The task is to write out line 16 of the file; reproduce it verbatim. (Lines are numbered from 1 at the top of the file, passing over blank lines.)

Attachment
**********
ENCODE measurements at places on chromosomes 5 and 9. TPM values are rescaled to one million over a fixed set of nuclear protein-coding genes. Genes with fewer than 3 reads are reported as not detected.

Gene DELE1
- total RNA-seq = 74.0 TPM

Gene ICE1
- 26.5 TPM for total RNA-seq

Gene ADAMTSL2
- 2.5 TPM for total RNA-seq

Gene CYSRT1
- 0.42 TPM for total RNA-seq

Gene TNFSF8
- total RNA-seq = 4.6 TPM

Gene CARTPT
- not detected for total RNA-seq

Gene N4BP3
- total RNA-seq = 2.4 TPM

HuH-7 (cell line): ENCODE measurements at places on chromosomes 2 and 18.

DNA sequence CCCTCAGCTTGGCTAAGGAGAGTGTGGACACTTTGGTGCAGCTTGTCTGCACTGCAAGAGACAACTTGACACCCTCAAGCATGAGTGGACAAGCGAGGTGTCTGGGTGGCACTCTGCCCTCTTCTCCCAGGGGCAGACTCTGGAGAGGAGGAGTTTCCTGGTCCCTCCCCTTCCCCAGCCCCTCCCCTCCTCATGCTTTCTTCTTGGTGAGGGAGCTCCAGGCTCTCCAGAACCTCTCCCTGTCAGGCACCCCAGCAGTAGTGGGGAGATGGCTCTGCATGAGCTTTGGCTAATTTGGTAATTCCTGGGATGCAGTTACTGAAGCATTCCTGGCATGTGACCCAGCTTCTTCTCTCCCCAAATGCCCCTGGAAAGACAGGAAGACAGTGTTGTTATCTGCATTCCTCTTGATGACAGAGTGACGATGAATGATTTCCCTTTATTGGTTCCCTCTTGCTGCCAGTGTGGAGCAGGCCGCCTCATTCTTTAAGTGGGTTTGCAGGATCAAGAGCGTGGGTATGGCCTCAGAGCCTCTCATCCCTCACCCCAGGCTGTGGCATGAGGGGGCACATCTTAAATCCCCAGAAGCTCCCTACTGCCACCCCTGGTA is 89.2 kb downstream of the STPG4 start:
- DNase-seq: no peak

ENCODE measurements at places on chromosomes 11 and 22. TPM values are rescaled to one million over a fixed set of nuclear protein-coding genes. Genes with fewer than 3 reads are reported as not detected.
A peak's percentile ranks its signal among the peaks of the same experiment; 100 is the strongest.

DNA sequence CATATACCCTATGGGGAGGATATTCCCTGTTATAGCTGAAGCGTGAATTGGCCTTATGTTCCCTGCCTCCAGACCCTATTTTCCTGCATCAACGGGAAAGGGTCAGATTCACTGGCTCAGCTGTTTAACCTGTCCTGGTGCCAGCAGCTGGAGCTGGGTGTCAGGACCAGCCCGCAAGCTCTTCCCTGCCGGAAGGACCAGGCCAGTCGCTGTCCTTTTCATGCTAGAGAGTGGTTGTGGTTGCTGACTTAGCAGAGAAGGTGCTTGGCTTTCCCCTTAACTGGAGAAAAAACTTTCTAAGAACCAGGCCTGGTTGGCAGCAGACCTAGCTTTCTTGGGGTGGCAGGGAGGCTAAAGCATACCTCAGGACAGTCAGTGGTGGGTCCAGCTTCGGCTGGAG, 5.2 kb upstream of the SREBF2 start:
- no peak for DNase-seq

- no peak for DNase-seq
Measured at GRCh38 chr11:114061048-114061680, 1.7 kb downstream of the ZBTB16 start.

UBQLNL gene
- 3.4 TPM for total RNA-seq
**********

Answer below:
HuH-7 (cell line): ENCODE measurements at places on chromosomes 2 and 18.